School Official Disqualifies Student Over Gay Marriage Comment - NBC Southern California

School Official Disqualifies Student Over Gay Marriage Comment

Fullerton high school student gets booted from school competition



    Student: "No One" Was Offended by Gay Marriage Comment

    “No one should have been offended. Nobody was,” says Kearian Giertz, a senior at Fullerton Union High School who was disqualified from a pageant by the school’s vice principal over a comment Giertz made about gay marriage. When asked where he saw himself 10 years from now, Giertz said he hoped gay marriage would be legal. School officials released a statement to parents admitting that the situation was not handled appropriately. Vikki Vargas reports. (Published Wednesday, April 4, 2012)

    Kearian Giertz said he was being spontaneous and honest by responding to the question, “Where do you see yourself in 10 years from now?”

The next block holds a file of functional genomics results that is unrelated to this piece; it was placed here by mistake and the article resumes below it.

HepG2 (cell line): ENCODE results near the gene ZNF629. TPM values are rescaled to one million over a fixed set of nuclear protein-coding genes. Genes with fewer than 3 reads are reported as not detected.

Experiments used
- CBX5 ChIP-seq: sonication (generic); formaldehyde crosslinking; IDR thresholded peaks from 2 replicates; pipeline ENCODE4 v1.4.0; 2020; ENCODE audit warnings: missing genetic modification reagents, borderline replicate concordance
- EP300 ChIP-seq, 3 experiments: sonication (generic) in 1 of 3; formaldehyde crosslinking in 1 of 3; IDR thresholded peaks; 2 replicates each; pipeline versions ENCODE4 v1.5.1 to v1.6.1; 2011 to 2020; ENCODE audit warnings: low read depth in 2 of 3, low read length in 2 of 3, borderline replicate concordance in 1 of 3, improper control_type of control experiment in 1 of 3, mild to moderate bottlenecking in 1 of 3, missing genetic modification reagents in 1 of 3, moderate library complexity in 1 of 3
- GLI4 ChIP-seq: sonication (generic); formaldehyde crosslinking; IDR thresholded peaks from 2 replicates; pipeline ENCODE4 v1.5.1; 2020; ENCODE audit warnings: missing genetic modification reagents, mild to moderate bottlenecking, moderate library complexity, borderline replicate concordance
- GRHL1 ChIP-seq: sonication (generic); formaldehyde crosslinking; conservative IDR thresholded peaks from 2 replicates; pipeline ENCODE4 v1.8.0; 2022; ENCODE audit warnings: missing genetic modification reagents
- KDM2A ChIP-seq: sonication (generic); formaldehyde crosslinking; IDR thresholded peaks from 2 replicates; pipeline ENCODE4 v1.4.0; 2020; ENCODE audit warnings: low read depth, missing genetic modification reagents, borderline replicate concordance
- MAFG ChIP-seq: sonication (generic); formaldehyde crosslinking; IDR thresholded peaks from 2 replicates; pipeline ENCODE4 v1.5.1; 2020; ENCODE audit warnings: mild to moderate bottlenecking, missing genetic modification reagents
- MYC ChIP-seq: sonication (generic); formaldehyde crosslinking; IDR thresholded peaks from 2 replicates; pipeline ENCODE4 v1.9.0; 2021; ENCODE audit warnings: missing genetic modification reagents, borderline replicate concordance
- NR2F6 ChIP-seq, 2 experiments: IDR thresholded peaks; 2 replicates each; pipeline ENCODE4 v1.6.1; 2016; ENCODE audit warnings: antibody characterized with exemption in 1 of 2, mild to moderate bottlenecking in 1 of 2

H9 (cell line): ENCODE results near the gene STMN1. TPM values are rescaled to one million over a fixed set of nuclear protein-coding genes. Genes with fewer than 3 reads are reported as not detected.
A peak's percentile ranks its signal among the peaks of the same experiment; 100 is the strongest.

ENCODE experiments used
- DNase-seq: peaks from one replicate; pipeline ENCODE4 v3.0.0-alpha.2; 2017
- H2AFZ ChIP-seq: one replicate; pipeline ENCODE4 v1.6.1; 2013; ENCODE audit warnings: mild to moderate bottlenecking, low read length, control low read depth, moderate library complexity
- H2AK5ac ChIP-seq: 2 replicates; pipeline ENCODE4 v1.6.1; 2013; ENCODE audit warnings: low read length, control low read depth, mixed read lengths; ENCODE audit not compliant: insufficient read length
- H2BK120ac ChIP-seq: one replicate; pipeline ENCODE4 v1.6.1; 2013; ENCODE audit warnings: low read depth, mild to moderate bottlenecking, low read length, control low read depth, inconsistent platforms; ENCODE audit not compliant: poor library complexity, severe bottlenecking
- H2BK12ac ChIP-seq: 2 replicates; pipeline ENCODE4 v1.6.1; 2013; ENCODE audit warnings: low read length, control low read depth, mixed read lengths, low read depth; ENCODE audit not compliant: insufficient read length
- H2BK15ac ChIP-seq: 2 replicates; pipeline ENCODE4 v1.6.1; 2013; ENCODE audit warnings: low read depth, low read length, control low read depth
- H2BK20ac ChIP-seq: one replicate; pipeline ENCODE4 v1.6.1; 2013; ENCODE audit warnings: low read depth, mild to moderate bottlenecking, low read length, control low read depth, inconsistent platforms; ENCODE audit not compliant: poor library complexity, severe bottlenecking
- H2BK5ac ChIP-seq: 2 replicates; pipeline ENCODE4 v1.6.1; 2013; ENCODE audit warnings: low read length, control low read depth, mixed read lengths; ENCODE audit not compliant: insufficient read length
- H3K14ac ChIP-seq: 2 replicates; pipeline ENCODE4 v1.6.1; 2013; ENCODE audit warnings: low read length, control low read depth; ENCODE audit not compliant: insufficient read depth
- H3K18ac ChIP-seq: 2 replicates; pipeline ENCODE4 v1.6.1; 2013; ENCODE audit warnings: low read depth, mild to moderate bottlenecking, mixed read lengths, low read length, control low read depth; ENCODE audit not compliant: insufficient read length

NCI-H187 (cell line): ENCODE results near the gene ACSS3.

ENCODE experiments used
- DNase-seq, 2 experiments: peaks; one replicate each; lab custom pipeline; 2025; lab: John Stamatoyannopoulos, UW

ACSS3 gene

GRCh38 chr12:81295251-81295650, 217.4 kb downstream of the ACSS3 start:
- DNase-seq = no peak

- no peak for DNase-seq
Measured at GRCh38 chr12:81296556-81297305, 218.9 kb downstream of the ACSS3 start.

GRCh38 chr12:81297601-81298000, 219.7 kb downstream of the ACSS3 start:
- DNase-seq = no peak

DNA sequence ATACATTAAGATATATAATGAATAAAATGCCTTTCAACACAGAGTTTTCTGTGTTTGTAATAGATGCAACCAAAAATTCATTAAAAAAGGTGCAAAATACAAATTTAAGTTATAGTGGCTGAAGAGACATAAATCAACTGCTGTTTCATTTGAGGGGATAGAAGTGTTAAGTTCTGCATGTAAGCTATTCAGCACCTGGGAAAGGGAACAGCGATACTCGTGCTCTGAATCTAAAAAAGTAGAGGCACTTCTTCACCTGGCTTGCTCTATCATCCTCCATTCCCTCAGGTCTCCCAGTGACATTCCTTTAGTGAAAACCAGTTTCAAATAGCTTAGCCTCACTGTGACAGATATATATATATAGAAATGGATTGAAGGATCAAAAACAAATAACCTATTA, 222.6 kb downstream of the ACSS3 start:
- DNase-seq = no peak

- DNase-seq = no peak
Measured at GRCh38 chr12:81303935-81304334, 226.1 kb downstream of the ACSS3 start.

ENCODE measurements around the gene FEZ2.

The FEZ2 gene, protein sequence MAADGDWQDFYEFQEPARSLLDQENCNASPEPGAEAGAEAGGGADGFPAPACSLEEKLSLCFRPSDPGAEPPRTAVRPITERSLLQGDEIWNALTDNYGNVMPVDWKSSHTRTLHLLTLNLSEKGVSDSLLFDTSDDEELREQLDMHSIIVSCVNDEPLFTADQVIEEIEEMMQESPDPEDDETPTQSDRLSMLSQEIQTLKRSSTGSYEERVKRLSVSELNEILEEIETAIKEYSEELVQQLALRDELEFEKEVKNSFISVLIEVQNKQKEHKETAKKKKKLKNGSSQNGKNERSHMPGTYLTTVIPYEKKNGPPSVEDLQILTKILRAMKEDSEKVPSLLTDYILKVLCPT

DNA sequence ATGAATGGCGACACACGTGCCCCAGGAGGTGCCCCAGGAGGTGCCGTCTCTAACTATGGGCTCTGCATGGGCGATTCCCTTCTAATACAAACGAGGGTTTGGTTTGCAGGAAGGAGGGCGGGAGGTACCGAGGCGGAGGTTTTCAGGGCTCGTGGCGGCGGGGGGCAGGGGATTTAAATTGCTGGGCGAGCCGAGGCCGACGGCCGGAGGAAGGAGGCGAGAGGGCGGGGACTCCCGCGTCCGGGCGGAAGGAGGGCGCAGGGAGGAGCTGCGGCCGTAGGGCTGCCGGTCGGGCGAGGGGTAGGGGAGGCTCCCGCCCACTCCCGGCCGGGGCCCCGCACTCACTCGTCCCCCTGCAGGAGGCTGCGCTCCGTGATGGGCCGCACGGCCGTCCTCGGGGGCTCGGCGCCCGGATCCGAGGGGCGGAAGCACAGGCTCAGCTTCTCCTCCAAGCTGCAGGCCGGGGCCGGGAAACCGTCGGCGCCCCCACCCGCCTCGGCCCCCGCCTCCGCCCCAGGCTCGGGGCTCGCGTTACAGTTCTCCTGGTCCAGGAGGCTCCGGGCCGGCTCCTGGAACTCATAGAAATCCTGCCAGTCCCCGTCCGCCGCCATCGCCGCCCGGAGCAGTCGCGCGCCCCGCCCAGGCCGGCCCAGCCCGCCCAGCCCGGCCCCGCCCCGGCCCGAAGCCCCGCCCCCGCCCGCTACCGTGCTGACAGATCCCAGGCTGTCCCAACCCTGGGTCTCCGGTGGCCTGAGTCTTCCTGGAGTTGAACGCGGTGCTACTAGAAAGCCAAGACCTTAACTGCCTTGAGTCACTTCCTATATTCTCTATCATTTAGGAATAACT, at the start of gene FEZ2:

“And, I ended it with, hopefully, 10 years from now gay marriage will be legal in California, and I left it at that,” Giertz said.

    With that comment, the Fullerton Union High School student was disqualified from the Mr. Fullerton pageant, an annual contest for senior boys that takes place at the school’s Plummer Auditorium.

    “Everybody started cheering him and then Mr. Abell came out and said, ‘Cut him, cut him,’” said student Isaac Fanti. “But he was just speaking his mind.”

    Students are now questioning why Vice Principal Joe Abell would remove Giertz from the competition.

    Within 24 hours, district officials sent a statement to parents saying no school rules were violated.

    In the letter, they admit the matter was not handled appropriately and noted that the vice principal gave a personal apology.

    “Currently, in the student handbook, there is nothing protecting students based on gender or sexual identity, which I’ve been campaigning for two years with no luck,” said another student Blake Danford.

    Students began passing out letters to be handed to the vice principal, asking him the same question asked of Giertz.

    “No one should have been offended. Nobody was,” Giertz said. “You don’t check your First Amendment rights at the gates of the school.”

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